issue 004, 2016 q1

Expert view 004

Q&A with Teresa Cheek, Managing Director, IT Enterprise Initiatives, Sedgwick

The “Expert view” column presents a wide range of topics offering valuable insights and information for customers.

edge:
What are you working on right now that will have an impact on our customers in the near future?

Teresa:
It is an exciting time to be working in the technology field and especially with a company like Sedgwick that is on the cutting edge of innovation. In the not too distant past, the industry was abuzz with talk about predictive analytics – which provides a way to identify key factors or triggers that historically indicate a claim will take a certain path – giving claims professionals and other experts an opportunity to intervene early if needed to ultimately ensure a better outcome.

We wrapped our advocacy approach into our predictive analytics model and we have seen dramatic results for consumers and customers alike. We believe we will continue to have great success in this area.

Although predictive analytics is still important, and will continue to be refined, we are also seeing a shift (and perhaps pushing for a shift) into prescriptive analytics.

edge:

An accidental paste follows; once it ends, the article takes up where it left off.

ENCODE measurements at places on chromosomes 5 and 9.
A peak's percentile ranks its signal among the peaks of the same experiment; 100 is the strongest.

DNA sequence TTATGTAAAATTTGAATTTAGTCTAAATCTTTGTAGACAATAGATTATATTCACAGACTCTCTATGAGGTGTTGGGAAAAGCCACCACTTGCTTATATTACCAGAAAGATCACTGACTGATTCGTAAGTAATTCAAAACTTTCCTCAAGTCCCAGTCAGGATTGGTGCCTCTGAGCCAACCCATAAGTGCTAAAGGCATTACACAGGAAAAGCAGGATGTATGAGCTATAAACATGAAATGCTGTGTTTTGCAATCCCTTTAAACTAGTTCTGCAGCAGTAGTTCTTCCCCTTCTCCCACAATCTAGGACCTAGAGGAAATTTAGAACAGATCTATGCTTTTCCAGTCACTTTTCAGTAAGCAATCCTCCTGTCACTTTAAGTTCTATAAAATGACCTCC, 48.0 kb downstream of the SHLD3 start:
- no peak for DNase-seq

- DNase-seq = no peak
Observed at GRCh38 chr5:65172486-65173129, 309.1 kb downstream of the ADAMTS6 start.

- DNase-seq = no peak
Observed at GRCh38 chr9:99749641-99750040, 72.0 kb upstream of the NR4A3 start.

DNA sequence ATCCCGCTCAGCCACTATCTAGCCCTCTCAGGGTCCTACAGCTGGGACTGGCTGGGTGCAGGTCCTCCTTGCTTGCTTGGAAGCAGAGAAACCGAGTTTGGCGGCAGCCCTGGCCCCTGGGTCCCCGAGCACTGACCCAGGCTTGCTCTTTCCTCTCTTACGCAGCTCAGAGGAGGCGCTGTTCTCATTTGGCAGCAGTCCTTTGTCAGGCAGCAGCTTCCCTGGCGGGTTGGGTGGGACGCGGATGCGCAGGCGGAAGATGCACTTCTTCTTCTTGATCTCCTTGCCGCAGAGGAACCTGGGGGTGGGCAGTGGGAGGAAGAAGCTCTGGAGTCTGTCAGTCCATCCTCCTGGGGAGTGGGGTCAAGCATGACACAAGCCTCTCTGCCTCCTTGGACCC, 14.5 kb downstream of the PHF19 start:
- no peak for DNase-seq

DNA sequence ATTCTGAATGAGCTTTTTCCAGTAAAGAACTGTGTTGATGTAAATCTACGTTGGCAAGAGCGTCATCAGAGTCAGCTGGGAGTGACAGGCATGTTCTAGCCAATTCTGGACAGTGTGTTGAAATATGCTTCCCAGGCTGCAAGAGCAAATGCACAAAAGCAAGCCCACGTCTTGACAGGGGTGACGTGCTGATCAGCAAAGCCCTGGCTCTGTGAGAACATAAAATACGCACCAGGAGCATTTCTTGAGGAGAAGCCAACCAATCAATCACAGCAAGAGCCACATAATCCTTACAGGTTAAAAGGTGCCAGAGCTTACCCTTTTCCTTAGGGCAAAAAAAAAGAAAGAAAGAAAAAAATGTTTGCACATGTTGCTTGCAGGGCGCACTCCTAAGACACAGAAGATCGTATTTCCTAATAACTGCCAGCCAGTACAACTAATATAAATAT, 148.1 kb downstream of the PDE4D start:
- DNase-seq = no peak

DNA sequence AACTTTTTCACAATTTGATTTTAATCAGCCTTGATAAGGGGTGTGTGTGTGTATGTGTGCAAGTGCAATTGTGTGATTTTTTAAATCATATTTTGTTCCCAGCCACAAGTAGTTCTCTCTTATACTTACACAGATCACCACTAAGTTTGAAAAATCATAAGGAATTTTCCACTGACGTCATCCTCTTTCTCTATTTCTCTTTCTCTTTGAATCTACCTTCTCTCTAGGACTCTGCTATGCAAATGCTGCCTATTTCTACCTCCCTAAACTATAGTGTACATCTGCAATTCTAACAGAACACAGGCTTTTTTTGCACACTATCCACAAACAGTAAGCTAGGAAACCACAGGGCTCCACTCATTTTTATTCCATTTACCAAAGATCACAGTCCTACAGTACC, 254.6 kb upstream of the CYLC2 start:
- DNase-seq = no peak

That’s an interesting distinction. Can you define the difference between predictive and prescriptive analytics as they relate to data and customer service solutions?

Teresa:
Predictive analytics is based on data and triggers that provide insight into patterns that can be addressed early in the claims process to achieve a better outcome. Prescriptive analytics is taking that data and then prescribing the next steps to be taken on a claim in a more automated fashion, all while meeting the needs of the individual.

We can no longer take a one-size-fits-all approach to triggers and flags, but really must work to use prescriptive analytics to build a more personalized experience for the employee. This involves going beyond their immediate medical needs, looking at specific characteristics of the claim, and then addressing concerns early to help guide them toward the best possible outcome. To do that effectively, for the millions of people Sedgwick serves, requires smart technology and automation embedded within our advocacy approach.

edge:
Can you give an example of how this could work?

Teresa: